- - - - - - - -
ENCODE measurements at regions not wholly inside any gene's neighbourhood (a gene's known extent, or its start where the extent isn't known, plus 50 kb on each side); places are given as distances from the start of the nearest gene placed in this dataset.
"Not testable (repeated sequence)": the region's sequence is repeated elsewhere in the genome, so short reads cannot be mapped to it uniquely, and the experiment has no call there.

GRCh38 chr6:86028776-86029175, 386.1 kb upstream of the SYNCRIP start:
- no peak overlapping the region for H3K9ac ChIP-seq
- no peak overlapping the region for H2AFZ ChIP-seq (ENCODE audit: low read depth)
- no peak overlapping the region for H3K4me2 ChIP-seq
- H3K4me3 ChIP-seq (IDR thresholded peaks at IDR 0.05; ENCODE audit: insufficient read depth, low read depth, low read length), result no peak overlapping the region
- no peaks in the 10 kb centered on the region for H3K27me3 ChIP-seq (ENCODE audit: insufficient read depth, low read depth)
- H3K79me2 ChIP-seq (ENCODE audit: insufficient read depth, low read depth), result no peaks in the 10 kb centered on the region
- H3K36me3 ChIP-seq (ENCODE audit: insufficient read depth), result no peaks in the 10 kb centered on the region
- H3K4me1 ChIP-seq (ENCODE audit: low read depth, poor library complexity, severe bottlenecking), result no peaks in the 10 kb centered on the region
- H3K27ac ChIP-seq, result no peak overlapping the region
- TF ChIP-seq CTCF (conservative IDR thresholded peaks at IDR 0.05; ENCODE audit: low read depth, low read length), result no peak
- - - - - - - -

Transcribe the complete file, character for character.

ENCODE measurements at regions not wholly inside any gene's neighbourhood (a gene's known extent, or its start where the extent isn't known, plus 50 kb on each side); places are given as distances from the start of the nearest gene placed in this dataset.
"Not testable (repeated sequence)": the region's sequence is repeated elsewhere in the genome, so short reads cannot be mapped to it uniquely, and the experiment has no call there.

GRCh38 chr6:86028776-86029175, 386.1 kb upstream of the SYNCRIP start:
- no peak overlapping the region for H3K9ac ChIP-seq
- no peak overlapping the region for H2AFZ ChIP-seq (ENCODE audit: low read depth)
- no peak overlapping the region for H3K4me2 ChIP-seq
- H3K4me3 ChIP-seq (IDR thresholded peaks at IDR 0.05; ENCODE audit: insufficient read depth, low read depth, low read length), result no peak overlapping the region
- no peaks in the 10 kb centered on the region for H3K27me3 ChIP-seq (ENCODE audit: insufficient read depth, low read depth)
- H3K79me2 ChIP-seq (ENCODE audit: insufficient read depth, low read depth), result no peaks in the 10 kb centered on the region
- H3K36me3 ChIP-seq (ENCODE audit: insufficient read depth), result no peaks in the 10 kb centered on the region
- H3K4me1 ChIP-seq (ENCODE audit: low read depth, poor library complexity, severe bottlenecking), result no peaks in the 10 kb centered on the region
- H3K27ac ChIP-seq, result no peak overlapping the region
- TF ChIP-seq CTCF (conservative IDR thresholded peaks at IDR 0.05; ENCODE audit: low read depth, low read length), result no peak